Hadoop 1.0 is increasingly challenged as slow and limited in its application, now that the hype is dying down. Marketing departments, riding the Big Data wave, wildly exaggerated Hadoop’s ability. Hadoop 2.0, surprisingly, is about to prove them somewhat right with two major developments.
Leaps in accessibility, but not performance
The first development concerns the ease and speed of accessing data. A few years ago, writing software for Hadoop was slow and cumbersome. You had to write Java software, and you had to understand how to fit it into the MapReduce framework. Luckily, this is the past. Today, we can extract, transform, and load data with a plethora of tools, making development much easier and faster.
On the lower level, Crunch is making Java-based MapReduce programming and testing easier. Pig lets you write data transformation in a high level data flow expression, abstracting away low level programming scaffolds. Hive brings SQL-like abilities to Hadoop, opening the data up to a large number of people. Alternative frameworks, especially around Python, emerged, like Hadoop streaming, mrjob, dumbo, hadoopy, and pydoop to name a few.
Accessibility and ease of programming of MapReduce has leaped forward in the last few years.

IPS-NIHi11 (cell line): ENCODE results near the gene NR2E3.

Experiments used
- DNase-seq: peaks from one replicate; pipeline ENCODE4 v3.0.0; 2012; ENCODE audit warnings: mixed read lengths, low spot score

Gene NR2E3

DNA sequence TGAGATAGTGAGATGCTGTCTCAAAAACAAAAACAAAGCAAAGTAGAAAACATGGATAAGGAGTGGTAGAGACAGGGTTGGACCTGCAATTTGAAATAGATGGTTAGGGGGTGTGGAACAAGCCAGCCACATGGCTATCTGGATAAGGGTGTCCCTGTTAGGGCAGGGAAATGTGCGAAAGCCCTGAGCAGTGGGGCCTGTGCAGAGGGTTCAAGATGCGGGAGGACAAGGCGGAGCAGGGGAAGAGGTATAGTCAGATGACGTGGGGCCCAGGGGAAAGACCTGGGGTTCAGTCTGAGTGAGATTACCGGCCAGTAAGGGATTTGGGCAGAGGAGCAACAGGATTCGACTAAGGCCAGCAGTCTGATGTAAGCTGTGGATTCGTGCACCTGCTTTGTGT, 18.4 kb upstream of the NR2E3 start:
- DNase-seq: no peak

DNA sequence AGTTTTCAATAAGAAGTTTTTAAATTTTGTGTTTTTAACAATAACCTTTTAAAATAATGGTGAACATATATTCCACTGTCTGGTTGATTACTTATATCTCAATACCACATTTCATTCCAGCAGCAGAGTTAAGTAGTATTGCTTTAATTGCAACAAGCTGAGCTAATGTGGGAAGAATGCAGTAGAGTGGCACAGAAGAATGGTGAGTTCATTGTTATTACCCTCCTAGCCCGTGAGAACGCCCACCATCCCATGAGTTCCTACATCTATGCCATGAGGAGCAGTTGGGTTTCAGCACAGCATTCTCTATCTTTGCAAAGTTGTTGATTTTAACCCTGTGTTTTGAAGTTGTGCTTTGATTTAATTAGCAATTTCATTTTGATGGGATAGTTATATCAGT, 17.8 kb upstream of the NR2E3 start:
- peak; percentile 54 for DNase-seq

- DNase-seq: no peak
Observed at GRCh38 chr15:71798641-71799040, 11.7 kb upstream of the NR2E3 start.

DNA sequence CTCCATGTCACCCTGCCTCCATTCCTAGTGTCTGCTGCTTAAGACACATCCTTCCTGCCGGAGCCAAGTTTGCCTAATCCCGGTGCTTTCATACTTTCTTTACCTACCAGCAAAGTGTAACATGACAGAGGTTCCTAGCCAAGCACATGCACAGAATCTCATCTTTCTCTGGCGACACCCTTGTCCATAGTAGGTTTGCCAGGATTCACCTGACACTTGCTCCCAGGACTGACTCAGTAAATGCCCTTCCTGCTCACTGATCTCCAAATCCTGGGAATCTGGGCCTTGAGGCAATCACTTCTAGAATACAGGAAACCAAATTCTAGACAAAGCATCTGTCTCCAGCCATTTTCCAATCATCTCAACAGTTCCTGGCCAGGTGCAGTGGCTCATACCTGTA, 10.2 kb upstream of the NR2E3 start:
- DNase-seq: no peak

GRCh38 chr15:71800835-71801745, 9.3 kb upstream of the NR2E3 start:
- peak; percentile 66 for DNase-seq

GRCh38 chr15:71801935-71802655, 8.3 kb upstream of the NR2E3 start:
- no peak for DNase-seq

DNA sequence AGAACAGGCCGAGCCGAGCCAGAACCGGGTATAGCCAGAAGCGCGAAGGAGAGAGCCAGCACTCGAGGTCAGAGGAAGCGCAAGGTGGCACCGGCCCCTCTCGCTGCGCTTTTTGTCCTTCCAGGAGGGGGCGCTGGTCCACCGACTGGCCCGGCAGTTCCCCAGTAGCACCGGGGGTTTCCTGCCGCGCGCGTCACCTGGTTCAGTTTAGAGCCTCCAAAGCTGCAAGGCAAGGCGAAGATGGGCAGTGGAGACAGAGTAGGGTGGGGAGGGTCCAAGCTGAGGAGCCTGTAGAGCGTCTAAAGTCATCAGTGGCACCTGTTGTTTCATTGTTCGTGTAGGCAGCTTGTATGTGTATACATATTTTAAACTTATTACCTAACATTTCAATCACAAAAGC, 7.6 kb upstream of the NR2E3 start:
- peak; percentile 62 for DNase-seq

Projects like HBase, HCatalog, Zookeeper, Mahout, and others expanded the Hadoop ecosystem, catering to a wide variety of use-cases to fully utilize Hadoop’s HDFS and MapReduce core. That core, however, did not change significantly, and has become the bottleneck for new use-cases around cluster computation and resource management. It’s at the center of the criticisms of Hadoop being slow and limited.
There are some projects around the corner that will change this, and open Hadoop to new applications. Most importantly, Hadoop will become much faster and more flexible.
The change is coming from two directions. First, two data querying services building on top of Hadoop but bypassing MapReduce have emerged: Impala (in beta and built by Cloudera), and Drill (in development and supported by MapR). They draw their inspiration from Google’s Dremel paper and the subsequent Google BigQuery service.
The latter delivers interactive querying of billions of rows of data, often returning results faster than current Hadoop clusters can fire up the first of many MapReduce jobs resulting from an equivalent Hive query.
The speed is achieved by localizing query execution on, or close to, the cluster nodes as much as possible, exchanging as little data as late as possible between nodes, while accessing the data on the nodes directly without incurring MapReduce job overheads. Columnar-oriented storage is introduced to reduce the data loaded for a query. This can often greatly reduce data loading, since full table and row scans are rare in practice.
Localizing the execution takes advantage of local caches and fast memory, reducing the slow and expensive network interactions.
I had a chance to chat with a Google engineer involved with BigQuery at a conference last year. He divulged that BigQuery works not only because of the architectural changes, but also because of specialized hardware — super fast, specialized, tightly-coupled network switches between a very large number of nodes. Consequently, BigQuery performance is unlikely to be matched by small to medium-sized companies for a long time, despite the achievements made with Impala and Drill.